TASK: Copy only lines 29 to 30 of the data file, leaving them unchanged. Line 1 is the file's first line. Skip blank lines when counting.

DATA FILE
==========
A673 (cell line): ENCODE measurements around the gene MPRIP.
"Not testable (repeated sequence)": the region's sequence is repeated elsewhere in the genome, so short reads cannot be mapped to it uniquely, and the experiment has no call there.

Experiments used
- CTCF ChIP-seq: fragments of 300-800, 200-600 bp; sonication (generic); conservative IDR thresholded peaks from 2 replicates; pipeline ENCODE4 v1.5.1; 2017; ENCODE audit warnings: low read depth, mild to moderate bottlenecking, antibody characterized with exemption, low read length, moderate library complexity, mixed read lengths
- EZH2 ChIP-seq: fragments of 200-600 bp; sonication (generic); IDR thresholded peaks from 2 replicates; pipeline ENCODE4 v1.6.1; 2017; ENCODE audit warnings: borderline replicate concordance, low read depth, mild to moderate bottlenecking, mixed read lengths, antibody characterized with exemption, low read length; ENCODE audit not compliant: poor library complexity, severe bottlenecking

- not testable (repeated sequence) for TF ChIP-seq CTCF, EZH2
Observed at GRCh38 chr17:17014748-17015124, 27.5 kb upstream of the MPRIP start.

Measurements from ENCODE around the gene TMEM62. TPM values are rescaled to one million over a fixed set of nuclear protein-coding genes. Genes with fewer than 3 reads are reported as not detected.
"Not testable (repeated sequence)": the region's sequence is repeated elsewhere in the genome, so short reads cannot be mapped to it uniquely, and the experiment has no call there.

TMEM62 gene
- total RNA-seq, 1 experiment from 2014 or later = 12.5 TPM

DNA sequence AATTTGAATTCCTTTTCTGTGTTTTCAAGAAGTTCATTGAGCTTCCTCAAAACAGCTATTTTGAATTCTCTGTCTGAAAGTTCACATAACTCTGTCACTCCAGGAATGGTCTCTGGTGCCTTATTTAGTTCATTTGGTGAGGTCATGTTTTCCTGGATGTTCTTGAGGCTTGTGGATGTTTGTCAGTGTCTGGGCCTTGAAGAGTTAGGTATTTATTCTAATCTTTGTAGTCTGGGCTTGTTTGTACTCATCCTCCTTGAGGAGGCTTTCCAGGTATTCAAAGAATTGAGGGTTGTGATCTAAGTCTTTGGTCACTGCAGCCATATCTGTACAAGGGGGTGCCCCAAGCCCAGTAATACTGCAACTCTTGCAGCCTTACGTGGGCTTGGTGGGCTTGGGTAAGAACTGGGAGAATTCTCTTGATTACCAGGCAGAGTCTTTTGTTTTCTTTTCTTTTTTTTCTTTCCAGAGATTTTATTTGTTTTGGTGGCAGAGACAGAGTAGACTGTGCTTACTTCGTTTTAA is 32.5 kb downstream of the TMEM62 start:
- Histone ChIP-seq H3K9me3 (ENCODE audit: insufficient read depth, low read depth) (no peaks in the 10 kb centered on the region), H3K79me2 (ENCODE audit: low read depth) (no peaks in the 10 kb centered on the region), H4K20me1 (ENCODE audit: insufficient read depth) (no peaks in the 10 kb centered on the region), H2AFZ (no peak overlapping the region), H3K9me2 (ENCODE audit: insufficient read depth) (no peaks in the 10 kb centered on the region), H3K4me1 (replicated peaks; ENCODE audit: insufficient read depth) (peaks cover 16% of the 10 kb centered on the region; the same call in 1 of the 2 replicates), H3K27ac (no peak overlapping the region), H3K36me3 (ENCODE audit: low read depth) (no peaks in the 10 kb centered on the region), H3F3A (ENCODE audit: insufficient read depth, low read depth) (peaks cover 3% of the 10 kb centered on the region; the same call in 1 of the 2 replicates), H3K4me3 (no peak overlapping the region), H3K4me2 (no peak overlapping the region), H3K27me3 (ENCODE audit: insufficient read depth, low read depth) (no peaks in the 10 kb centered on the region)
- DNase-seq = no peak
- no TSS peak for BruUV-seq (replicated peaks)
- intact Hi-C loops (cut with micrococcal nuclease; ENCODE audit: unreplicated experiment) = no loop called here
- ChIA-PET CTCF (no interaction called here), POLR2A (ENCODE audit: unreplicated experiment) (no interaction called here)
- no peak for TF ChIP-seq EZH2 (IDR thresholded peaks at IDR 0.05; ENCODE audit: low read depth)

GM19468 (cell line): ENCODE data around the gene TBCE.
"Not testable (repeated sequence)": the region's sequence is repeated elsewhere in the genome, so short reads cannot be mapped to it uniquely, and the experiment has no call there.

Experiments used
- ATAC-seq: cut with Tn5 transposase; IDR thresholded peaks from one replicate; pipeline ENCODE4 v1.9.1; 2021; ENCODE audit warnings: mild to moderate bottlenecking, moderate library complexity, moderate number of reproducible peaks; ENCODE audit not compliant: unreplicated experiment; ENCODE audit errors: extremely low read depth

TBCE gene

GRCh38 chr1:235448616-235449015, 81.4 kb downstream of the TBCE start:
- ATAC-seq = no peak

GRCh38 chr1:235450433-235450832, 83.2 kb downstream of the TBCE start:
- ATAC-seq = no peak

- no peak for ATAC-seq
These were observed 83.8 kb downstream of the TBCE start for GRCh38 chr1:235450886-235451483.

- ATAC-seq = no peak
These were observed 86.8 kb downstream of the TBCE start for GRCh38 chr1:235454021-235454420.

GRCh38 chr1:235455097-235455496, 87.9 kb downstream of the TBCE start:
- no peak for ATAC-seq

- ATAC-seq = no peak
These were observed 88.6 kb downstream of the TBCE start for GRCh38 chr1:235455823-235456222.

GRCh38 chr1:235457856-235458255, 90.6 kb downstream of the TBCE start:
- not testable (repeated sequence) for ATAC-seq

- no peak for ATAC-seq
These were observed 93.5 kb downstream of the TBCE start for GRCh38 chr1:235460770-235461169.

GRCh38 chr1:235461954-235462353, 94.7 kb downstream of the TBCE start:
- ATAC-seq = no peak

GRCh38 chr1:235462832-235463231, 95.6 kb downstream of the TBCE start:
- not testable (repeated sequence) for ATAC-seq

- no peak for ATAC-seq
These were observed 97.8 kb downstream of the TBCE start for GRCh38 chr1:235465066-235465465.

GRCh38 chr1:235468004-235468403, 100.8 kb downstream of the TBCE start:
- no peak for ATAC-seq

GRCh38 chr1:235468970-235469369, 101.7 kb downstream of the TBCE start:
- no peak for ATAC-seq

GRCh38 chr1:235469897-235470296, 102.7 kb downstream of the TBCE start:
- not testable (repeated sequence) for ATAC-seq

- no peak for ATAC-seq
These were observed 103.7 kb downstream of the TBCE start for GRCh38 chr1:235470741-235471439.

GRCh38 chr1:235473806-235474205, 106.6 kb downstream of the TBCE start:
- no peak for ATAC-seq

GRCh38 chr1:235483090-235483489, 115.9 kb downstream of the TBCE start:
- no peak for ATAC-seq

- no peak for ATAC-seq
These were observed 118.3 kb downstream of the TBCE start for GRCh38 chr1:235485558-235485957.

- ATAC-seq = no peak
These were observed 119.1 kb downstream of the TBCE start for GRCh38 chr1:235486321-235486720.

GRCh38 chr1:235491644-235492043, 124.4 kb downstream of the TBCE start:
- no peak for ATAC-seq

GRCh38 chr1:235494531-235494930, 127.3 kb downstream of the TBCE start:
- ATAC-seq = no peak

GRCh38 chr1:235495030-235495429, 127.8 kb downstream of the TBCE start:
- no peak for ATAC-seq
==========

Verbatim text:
These were observed 83.8 kb downstream of the TBCE start for GRCh38 chr1:235450886-235451483.

- ATAC-seq = no peak